Republican Rep. Gary Leif of Roseburg faces a challenger in the 2020 election who isn’t mounting much of a campaign.
But Democrat Charles Lee said he’s running because he believes voters in the district should have a choice and that they would be better served by a member of the party that’s in the majority in Salem.
Leif was first appointed to the seat to replace Dallas Heard, who had been tapped to replace Jeff Kruse as District 1 senator. Leif was reelected in 2018 in a district that’s as deep a shade of Republican red as the current Legislature is a Democratic hue of blue.
He believes rural Oregon is best served by a Republican.
“In fact, I would argue that a reduction in the current super majority would benefit Rural Oregon,” he said in an email.
Despite being in the minority, he said he enjoys great committee assignments and strives to be a political moderate who works across the aisle. It’s an approach he said has served House District 2 well.
Lee acknowledges he’s unlikely to win the race. If he did, he said, he “would be extremely surprised.”
He doesn’t have the kind of political action committee or fundraising effort that winning candidates usually have.
But he said when he saw that no one else from his party had signed up, he decided to do it.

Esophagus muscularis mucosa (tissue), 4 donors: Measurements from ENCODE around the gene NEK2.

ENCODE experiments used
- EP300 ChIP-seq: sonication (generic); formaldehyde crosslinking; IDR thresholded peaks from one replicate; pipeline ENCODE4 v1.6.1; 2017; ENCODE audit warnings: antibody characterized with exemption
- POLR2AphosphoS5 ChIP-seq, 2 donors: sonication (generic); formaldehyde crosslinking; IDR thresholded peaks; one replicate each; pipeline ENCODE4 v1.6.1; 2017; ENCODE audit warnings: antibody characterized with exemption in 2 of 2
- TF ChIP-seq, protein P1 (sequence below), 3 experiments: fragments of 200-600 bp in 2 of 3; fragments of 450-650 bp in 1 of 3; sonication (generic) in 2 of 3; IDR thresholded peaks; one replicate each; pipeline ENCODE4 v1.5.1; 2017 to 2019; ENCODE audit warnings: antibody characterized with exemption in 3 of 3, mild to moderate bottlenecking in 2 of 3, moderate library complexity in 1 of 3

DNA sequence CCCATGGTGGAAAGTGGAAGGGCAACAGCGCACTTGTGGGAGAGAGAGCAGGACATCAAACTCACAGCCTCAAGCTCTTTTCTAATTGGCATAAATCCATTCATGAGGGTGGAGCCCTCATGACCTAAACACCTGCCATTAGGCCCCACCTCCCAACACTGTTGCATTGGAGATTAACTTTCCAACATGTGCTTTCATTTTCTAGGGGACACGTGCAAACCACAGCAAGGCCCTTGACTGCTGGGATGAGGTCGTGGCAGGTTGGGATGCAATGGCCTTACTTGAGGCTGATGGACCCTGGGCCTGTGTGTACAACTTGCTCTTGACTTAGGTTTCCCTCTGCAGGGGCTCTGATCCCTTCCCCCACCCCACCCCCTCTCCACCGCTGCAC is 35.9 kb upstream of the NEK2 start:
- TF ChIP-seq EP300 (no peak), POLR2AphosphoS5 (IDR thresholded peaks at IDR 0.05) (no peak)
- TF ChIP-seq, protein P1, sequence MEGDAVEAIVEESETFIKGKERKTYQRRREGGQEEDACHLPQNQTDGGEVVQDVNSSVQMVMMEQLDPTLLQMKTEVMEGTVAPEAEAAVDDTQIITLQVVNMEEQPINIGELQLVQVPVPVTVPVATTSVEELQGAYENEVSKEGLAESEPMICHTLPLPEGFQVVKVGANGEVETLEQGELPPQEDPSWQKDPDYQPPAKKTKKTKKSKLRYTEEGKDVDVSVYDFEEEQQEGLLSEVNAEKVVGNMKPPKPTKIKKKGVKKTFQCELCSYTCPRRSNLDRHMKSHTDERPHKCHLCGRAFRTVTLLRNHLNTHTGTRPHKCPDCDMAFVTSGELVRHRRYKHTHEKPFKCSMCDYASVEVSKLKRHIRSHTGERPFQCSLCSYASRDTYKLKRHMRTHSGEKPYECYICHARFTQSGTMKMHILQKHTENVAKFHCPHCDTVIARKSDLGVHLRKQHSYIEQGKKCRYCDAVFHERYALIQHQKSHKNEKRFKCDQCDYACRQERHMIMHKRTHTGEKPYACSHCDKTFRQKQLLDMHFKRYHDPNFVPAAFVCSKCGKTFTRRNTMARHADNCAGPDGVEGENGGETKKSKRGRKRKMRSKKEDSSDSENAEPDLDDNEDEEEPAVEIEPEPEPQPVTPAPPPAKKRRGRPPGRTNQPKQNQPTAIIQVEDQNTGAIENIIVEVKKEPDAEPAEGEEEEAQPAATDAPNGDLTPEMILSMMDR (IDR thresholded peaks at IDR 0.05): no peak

“I do think it’s important that somebody should be on the ballot to represent the Democrats and just to keep elective democracy in place,” he said.
House District 2 includes Roseburg and much of South County.
The candidates for Oregon House District 2, which covers Roseburg and most of South County, …
Lee, 71, has been a Roseburg attorney for 45 years and spent 12 of them as deputy district attorney. He’s also a member of the Roseburg Public Schools Board.
Lee said one thing he’d do to address the COVID-19 pandemic is speak clearly about the need to follow medical and scientific advice without any fear of contradicting President Donald Trump.
If the Trump administration succeeds in its court challenge against the Affordable Care Act, Lee said he’d like the state to ensure reasonable access to care. That’s a value that he thinks “the people of the state should treasure and support.”
He said he’s noticed as an attorney he has fewer people in his office who have been devastated by medical bills. It’s been good for medical providers, too, because they have had to do less charity work, he said.
He attributed this year’s wildfires to a century of fire suppression and of logging and forest development which left fire-prone small growth, slash and reprod in the woods instead of fire-resistant large trees.
He said those who own private timberlands or process wood products from federal timberlands have the obligation to maintain and restore those lands to be fire resistant.
Lee opposes what he said is the Republican tendency to badmouth the government.
“I think part of the curse that Douglas County’s had is that it has been a working strategy for the Republican party to say, ‘We’re treated badly by those in Salem, they’re against us, we’re their enemy and they’re our enemy, and we have to band together to protect ourselves from those bad people up there,’” he said.
He opposed the Republican legislators’ walkouts over the carbon bill.